That left only my path. The path that Prilkop had told me might not be a good one.

  It was the only one I had. My only certainty. I could not depend on a talking crow or the dangled hope that my father might be near by. Me. I was what I could depend on. I was my only resource, and the path I had glimpsed was suddenly my true Path.

  I felt regret for how my life had gone. I knew it was all over now. I would never sit at the kitchen table in Withywoods and watch flour and water become bread. Never steal scrolls from my father again, never argue with him. I would never sit in my little hidey-hole with a cat that didn’t belong to me. That part of my life had been very short. If I’d known how good it truly was, I would have enjoyed it more. But Prilkop was wrong. There had been no choice for me. Dwalia had taken all choices from me when she stole me and brought me here. There was still no choice.

  It was silly, but I longed to tell him why he was wrong. To talk with him again. But I suspected he was already dead. I still whispered the words aloud. ‘You were wrong, Prilkop. The problem is not that we forget the past. It is that we recall it too well. Children recall wrongs that enemies did to their grandfathers, and blame the granddaughters of the old enemies. Children are not born with memories of who insulted their mother or slew their grandfather or stole their land. Those hates are bequeathed to them, taught them, breathed into them. If adults didn’t tell children of their hereditary hates, perhaps we would do better. Perhaps the Six Duchies would not hate Chalced. Would the Red Ships have come to the Six Duchies if the OutIslanders did not recall what we had done to their grandparents?’

  I listened to the silence that followed my question.

  Now it was past the turn of the night and venturing toward morning. Now it was time for my plan to be real. Time for me to set the world on my better Path.

  I found the little tear in my mattress seam and winkled out my knife and th
e tethered four keys. I separated the keys. It was awkward to reach through the bars to insert each one in the proper hole and then turn it in the correct order. I was glad I only had to use two of them. It was still a slow process to find which two. Very carefully and quietly, I worked each key in the lock and then slid the metal latch. I opened the barred door just enough to put out my head. I saw no one in the open corridor.

  Carefully, I closed the door behind me. I took the time to lock it with all four keys. Done.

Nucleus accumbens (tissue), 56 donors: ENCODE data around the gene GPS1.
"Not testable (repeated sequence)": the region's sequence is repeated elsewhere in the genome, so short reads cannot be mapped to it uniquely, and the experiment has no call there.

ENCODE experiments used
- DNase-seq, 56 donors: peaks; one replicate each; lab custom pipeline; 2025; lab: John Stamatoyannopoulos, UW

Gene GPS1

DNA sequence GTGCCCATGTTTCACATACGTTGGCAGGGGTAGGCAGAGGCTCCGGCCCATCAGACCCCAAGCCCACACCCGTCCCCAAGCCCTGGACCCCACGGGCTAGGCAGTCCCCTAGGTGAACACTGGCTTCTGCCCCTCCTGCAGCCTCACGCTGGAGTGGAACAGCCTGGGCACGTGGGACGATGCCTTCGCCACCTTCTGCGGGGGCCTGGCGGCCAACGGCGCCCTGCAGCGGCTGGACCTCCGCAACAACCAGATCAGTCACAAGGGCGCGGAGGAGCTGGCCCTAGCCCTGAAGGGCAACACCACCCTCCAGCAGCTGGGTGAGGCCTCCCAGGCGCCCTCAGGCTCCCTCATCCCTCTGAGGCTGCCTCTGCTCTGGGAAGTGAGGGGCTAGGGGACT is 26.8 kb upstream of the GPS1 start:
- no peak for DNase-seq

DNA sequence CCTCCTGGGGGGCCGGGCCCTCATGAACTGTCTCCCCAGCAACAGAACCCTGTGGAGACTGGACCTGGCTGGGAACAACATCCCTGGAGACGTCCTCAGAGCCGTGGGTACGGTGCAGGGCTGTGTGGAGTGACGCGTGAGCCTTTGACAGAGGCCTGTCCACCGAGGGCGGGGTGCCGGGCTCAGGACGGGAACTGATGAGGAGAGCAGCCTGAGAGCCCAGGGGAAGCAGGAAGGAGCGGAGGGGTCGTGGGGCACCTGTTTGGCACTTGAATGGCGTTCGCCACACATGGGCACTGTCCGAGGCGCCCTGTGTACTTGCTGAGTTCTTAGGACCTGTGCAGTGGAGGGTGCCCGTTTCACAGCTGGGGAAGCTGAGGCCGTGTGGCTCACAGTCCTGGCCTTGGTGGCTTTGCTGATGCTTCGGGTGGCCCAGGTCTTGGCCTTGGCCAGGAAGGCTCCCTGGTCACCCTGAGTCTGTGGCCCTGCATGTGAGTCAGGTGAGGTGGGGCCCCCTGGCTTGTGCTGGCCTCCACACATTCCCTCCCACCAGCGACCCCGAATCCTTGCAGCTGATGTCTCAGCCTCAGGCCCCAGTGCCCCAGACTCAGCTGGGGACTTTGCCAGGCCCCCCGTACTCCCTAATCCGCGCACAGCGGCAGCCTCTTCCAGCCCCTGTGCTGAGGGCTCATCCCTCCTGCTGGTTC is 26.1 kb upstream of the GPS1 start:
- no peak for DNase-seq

For so long on the ship with Vindeliar, I had practised not thinking. And now as I moved silently down the walkway between the cells, I kept my mind as empty as I possibly could. I looked only at ordinary things. The tiles of the floor. The door. The handle. Not locked. Quietly, quietly. I stepped in something. Oh. The guard’s blood. Keep going. The stairs. The future I walked toward loomed ever larger, clearer and brighter. With every step I took, my certainty grew. But I pushed my certainty down, folded my Path small and private. Instead, I recalled the fragrance of my mother’s candle. I thought of my father, writing in his study every night, and almost every night burning what he had written.

  Softly I paced down the steps. One set of steps, and then onto the wider stairway, down to the level of the scrolls and libraries. I edged my way along the wall and peered around the corner. The wide hallways were lit by fat burning pots of oil. No! Not that memory. I thought instead of the forest fragrance of the oil, how sweetly it smelled as it burned. No one moved in the corridors. I moved softly along the panelled walls. I did not look up at the framed portraits and landscapes. I reached the door of the first scroll-room. I entered cautiously lest any luriks or lingstras or collators still be at work, but all was silent and dark. The lamps in here had been extinguished for the night. I waited for my eyes to adjust. The high windows along the back wall let in starlight and moonlight. It would have to be enough to guide me.

  I had a careful sequence of tasks to follow. I walked among the shelves and racks, weaving in and out of them, my arms outstretched. I tumbled scrolls and papers and books to the floor. I carpeted the floor with them, weaving among the garden of stored dreams as if I were a bee moving in a meadow of nectar-laden flowers. Old cracked scrolls and fresh sheets of paper, calfskin vellum and leatherbound books. To the floor with them, until I had created a path of fallen dreams through the maze of racks and shelves.

  I had to stand on a chair to reach the fat pot of oil on the shelf. The lamp was very heavy and I spilled some of it as I got it down. Fragrance of forest. I thought of rich earth and called to mind memories of my mother. ‘If you weed, you must do it well. Take it all out, down to the deepest root. Otherwise, it will just come back. It will be stronger than ever, and you will have that work to do over again. Or someone else must take on your unfinished task.’

  The pot was heavy. I set it on the floor, tipped it like a teapot, and poured the oil in a long, meandering thread as I dragged it up and down the rows of shelves of books and scrolls and vellums. I watered my trail of fallen dreams. When the oil was gone, I walked it again, pulling more scrolls and papers from the shelves and letting them fall and soak in the oil. I saw another shelf with an oil-lamp. Again, I used a chair and again I poured the oil and then tumbled more predictions into it. The shelves were fine wooden ones and I was pleased to see the oils seep under them. A third pot of oil soaked all these possible futures, and I judged my task in this chamber was done.

  I thought of my mother’s garden as I half-carried and half-dragged a chair into the main hall. Oh, honeysuckle, how well I recalled your fragrance. I took a battered half of my mother’s candle. I remembered it as pristine, the rich, sleek amber of bees’ wax. It was chipped and dented now, the wax embedded with dirt and clothing fibres. But it would burn.